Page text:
Though on the Epistle to the Romans (30)

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Therefore you are inexcusable, o man, whoever you are who judge, for in whatever you judge another you condemn yourself; for you who judge practise the same things.

Romans 2, 1.

Romans 1, 18 speaks of the wrath of God that is revealed with the gospel. Then the religious and moral declension of the heathen nations is described to the end of the chapter.

From ch.2, v. 17 the Jews are addressed. They had been entrusted with a special revelation of God in the law of Moses. Previous to this, however, in ch. 2, v. 1, Paul addresses “decent people”, who think themselves above such idolatrous and immoral “barbarians” (ch. 1, v. 14) and whose judgment already stands over them. They may themselves be pagans or philosophers or teachers of morals, such as there were in antiquity. They may also be Jews, who tell Paul, as it were, those pagans rightly come under God’s wrath. Whatever the case, God’s wrath is directed at all unrighteousness of men (ch.1,v.18).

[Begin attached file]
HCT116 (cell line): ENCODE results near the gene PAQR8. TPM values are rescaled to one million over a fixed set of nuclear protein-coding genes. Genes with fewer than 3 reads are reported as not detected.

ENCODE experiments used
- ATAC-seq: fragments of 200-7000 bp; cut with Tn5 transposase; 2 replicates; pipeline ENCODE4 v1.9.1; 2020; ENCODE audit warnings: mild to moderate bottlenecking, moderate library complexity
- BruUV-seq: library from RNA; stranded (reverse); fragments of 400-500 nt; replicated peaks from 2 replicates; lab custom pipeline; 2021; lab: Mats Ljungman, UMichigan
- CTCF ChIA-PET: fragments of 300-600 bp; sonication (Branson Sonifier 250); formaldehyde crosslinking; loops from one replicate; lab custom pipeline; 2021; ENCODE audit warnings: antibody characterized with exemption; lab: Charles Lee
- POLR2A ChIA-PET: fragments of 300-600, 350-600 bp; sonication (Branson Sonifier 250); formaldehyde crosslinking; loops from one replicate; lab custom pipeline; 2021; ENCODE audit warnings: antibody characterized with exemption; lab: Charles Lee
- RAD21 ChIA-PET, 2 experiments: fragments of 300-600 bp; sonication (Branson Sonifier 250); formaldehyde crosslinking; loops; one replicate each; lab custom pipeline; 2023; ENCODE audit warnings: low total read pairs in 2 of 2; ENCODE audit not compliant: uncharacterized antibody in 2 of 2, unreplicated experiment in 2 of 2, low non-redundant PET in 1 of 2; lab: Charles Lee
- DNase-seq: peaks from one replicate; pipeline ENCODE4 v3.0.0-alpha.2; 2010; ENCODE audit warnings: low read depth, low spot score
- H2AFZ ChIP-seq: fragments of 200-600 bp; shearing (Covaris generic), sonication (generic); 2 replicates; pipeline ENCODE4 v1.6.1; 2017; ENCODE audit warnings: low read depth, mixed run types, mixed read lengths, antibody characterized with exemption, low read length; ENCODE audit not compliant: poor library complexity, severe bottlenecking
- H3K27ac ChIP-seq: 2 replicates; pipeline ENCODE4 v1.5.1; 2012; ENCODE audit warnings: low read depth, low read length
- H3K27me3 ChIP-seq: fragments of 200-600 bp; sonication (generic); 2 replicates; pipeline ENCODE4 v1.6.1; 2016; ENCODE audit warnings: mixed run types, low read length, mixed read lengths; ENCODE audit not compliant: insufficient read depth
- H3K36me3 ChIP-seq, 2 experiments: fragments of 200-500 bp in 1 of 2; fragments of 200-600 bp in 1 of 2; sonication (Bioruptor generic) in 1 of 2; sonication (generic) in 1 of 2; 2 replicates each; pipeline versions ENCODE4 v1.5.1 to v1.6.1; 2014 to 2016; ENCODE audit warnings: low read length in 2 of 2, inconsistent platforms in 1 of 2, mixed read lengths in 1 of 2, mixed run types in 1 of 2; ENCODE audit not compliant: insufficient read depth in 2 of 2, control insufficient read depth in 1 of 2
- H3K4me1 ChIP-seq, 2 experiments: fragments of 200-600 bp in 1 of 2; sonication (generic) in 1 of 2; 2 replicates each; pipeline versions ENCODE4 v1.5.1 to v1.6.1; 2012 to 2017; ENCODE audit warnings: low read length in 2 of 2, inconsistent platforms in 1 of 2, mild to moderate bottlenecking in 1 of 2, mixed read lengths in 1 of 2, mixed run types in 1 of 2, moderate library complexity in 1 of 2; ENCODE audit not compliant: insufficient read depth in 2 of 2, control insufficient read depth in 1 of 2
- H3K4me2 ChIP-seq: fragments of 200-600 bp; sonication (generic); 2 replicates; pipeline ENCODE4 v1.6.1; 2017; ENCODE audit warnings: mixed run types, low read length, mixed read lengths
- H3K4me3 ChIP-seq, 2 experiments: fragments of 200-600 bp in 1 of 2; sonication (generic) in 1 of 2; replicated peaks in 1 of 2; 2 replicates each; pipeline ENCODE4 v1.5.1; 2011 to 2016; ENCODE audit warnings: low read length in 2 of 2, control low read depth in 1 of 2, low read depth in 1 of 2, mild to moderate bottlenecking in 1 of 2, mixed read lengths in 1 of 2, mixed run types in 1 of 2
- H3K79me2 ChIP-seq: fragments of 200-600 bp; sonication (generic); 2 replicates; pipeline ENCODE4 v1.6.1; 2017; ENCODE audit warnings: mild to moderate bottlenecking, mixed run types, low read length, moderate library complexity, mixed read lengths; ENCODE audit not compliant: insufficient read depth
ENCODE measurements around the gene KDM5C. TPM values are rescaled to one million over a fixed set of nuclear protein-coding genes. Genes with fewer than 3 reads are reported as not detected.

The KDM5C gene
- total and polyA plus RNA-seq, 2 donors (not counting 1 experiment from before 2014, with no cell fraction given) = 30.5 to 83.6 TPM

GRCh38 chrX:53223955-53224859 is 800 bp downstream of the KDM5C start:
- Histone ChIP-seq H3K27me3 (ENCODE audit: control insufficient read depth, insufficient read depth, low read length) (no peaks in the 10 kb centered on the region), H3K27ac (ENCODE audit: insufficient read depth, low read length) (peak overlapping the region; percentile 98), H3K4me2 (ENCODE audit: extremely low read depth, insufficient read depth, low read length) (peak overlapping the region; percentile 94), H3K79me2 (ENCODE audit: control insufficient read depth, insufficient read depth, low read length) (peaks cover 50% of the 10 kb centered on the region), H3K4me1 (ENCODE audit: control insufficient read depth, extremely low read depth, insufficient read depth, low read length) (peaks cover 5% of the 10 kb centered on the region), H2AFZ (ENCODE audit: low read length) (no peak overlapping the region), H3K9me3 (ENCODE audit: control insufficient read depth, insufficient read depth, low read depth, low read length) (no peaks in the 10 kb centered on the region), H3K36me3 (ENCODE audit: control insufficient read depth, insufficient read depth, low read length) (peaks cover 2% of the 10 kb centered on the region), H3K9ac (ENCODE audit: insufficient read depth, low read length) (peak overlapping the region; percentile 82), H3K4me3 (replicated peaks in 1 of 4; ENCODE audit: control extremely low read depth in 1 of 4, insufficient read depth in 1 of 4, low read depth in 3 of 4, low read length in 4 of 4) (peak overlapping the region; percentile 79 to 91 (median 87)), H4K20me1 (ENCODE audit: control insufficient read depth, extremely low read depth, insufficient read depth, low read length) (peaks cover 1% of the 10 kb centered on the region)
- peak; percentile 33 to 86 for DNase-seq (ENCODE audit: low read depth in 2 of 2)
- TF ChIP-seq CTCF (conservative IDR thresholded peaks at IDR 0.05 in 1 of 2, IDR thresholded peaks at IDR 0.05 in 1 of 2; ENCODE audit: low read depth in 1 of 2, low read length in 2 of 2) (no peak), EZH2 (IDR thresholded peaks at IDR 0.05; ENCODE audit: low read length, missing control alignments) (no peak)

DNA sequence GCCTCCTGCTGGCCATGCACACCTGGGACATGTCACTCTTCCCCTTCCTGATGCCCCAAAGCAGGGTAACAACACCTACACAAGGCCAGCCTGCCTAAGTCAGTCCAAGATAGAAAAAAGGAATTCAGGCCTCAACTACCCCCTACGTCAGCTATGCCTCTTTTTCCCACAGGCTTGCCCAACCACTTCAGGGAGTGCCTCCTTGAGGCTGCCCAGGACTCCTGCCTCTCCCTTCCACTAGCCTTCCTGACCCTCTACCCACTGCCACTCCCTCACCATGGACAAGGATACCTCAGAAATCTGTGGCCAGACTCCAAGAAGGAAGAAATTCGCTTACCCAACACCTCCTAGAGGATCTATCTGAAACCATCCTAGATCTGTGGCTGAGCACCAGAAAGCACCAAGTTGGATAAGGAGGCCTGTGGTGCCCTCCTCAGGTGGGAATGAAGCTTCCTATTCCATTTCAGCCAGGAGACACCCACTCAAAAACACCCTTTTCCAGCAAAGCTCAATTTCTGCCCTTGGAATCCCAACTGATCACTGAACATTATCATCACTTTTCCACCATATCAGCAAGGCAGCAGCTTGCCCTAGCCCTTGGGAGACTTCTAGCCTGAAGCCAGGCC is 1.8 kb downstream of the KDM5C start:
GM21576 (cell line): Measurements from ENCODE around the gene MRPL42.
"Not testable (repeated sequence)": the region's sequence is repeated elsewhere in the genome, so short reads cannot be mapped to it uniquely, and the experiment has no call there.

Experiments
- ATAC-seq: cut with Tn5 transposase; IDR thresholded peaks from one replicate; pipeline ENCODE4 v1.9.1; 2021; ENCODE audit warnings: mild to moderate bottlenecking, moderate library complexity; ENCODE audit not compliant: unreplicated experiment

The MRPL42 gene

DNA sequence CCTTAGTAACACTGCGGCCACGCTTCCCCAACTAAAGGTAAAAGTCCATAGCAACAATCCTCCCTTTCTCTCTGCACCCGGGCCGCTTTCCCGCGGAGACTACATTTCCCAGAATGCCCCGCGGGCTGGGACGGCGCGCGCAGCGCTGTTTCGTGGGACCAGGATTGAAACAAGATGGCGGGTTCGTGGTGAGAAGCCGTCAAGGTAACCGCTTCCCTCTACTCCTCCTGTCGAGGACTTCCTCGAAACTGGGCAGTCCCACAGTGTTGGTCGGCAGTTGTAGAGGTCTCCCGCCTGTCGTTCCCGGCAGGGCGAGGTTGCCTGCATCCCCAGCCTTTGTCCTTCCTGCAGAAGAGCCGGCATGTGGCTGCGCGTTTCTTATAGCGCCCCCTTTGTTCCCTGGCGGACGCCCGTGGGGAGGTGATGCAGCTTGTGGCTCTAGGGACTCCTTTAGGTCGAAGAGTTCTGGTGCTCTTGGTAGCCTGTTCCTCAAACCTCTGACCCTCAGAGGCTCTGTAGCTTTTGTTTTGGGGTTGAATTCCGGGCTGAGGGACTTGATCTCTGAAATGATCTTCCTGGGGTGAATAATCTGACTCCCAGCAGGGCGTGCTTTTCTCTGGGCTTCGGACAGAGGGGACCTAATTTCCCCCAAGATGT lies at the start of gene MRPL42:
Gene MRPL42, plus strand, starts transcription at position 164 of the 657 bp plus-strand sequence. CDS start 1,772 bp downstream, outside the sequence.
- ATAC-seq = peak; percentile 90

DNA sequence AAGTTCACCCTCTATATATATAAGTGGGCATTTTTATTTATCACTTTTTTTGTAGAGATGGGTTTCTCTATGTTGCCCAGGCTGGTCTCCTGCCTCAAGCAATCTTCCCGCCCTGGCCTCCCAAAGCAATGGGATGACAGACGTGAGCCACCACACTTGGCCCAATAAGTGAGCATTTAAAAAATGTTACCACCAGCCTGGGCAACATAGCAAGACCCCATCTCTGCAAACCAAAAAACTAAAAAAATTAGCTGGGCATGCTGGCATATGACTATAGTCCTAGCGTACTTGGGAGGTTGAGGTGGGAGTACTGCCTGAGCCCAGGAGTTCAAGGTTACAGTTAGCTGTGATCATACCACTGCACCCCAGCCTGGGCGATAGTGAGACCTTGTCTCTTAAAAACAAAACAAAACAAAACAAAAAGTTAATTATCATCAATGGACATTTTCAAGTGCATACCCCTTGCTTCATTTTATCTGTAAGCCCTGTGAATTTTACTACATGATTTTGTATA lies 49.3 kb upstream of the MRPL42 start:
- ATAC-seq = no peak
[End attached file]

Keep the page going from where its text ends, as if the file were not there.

Even the self-righteous can offer no defence. Though they may not “practise the same things” outwardly in every detail, nevertheless all comes under the classification of sin, for every form of wrongdoing can be traced to their heart and way of life. The Lord Jesus demonstrated this is in the Sermon on the Mount (cf. Matthew 5, 20-48; 7, 1-5).

The judgment anyone passes on others backfires on oneself. Therefore the description of the sins of the heathens must not make us into self-righteous judges. We, too, need the Saviour, just as they do! We have no righteousness of our own to show, but need God’s righteousness! This is the clear teaching of the first chapters of the epistle to the Romans.